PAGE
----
Mandrake

Also known as Satan’s apple, long missing from American pleasure gardens, mandrake (Mandragora officinarum) is staging a comeback, thanks to Harry Potter films and books.

Mandrake Flowers

Mandrake plants bloom with beautiful white and blue flowers in spring, producing attractive orange-red berries in late summer.

Mandragora Officinarum

Mandrake is the common name for herbaceous perennials that make up the genus Mandragora in the Solanaceae (nightshade) family. There are 6 mandrake species[1] native to the Himalayas and Mediterranean.

The crispy, wrinkled leaves of the mandrake may be reminiscent of tobacco leaves. They can reach heights of up to 41 cm (16 inches) long but lie flat on the ground so that the plant only reaches a height of 5 to 15 cm (2 to 6 inches).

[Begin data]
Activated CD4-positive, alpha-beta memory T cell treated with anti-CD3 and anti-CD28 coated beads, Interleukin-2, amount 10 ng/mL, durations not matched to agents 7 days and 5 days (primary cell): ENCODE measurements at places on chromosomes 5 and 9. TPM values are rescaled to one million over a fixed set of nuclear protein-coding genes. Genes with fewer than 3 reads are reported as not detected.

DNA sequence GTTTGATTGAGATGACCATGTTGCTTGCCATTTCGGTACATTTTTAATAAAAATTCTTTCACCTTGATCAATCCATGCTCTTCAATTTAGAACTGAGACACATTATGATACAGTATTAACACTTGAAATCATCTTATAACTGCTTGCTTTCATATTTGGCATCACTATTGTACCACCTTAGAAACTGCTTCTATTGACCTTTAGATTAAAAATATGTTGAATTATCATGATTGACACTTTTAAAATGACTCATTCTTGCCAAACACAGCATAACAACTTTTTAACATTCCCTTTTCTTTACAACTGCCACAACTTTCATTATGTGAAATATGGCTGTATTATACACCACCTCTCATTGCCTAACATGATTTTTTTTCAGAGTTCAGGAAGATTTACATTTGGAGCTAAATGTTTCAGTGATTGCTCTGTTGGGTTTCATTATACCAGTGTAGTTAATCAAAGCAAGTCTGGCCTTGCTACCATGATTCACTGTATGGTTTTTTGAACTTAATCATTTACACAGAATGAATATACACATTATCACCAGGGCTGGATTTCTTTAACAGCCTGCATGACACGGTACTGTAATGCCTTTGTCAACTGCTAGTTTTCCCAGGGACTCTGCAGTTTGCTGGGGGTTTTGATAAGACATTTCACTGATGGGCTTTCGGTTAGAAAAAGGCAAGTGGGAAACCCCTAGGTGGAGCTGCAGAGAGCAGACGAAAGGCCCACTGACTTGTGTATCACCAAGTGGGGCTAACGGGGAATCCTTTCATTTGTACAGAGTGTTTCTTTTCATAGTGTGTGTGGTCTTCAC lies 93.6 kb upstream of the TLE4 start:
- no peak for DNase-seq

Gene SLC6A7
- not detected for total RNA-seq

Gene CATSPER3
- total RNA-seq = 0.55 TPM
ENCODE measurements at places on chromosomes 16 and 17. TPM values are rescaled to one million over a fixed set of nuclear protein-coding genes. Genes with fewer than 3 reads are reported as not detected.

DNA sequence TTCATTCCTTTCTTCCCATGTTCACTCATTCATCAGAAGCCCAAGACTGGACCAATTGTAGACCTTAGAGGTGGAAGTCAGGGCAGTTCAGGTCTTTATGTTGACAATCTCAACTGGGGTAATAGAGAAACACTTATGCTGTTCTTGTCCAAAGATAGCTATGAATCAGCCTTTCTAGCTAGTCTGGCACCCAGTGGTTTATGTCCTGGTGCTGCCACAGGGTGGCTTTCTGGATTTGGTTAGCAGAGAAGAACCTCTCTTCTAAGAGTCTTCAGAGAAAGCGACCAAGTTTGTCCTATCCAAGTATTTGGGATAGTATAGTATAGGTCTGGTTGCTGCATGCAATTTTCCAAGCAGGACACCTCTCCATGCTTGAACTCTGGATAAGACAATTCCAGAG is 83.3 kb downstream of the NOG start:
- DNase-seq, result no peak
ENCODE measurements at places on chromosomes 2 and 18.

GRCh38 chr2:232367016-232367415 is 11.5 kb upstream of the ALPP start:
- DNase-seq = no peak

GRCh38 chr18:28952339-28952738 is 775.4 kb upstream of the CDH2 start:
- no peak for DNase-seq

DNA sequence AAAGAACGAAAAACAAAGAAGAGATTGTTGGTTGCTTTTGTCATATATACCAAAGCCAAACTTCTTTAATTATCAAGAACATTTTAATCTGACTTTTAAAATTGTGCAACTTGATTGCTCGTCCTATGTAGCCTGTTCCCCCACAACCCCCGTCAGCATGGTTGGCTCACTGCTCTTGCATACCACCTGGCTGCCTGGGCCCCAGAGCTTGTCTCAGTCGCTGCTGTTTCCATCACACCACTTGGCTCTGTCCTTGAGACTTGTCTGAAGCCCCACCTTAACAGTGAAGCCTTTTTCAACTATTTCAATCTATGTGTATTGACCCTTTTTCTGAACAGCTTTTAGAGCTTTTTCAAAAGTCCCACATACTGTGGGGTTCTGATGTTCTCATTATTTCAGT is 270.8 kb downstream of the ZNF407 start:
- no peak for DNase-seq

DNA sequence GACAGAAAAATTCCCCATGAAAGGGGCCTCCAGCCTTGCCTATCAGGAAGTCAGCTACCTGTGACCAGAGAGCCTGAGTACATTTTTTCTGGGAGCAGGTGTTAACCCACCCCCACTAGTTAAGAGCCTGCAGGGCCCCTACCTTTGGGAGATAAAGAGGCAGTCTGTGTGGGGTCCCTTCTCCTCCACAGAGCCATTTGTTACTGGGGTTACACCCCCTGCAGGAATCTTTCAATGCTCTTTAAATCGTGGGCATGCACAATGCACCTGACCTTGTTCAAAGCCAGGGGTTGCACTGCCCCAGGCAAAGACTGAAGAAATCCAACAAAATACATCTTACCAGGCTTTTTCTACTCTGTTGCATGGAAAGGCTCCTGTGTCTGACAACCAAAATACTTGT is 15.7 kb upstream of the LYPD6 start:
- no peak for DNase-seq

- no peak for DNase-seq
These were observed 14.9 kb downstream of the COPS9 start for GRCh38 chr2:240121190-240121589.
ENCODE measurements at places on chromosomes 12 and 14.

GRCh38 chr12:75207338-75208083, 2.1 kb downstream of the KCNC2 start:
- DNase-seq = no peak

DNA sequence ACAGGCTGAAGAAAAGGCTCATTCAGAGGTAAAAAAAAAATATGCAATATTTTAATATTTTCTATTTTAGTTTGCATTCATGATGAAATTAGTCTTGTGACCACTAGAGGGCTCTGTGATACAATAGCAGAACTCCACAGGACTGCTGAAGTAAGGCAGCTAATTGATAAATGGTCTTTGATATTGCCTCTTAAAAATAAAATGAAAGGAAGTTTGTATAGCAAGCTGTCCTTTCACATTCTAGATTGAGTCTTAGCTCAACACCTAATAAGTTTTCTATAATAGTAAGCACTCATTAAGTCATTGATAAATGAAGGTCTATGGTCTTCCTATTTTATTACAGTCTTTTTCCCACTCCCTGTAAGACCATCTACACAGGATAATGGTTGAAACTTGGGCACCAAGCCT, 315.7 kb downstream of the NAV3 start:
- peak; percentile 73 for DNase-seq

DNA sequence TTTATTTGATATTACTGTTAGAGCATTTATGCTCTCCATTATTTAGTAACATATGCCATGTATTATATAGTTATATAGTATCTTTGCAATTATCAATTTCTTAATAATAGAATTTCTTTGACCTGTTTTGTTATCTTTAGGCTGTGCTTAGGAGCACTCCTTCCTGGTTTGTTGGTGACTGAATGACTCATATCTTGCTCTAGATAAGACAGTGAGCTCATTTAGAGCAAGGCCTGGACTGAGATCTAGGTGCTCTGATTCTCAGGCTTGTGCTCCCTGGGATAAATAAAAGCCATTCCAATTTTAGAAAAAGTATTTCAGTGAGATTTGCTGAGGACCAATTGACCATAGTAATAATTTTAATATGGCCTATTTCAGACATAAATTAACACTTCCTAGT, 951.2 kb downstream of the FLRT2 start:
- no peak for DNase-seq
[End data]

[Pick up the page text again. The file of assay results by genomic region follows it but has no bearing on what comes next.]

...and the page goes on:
The solitary flowers have a bell-shaped crown of 5 petals, and they vary from purple to greenyellow. The flowers bloom in the center of the plant in spring. Like many members of the Solanaceae family, the mandrake plant is poisonous.

Suggested Reading: Kind of Flowers

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BioExplorer.net. (2022, June 27). Mandrake. Bio Explorer. https://www.bioexplorer.net/plants/flowers/mandrake/.
BioExplorer.net. "Mandrake" Bio Explorer, 27 June 2022, https://www.bioexplorer.net/plants/flowers/mandrake/.
BioExplorer.net. "Mandrake" Bio Explorer, June 27 2022. https://www.bioexplorer.net/plants/flowers/mandrake/.
Key References
  • [1]“A cudweed plant (Gnaphalium species), mandrake plant (Mandragora officinarum) and breadfruit tree (Artocarpus atilis). Coloured engraving, c. 1827. | Wellcome Collection”. Accessed November 27, 2021. Link.

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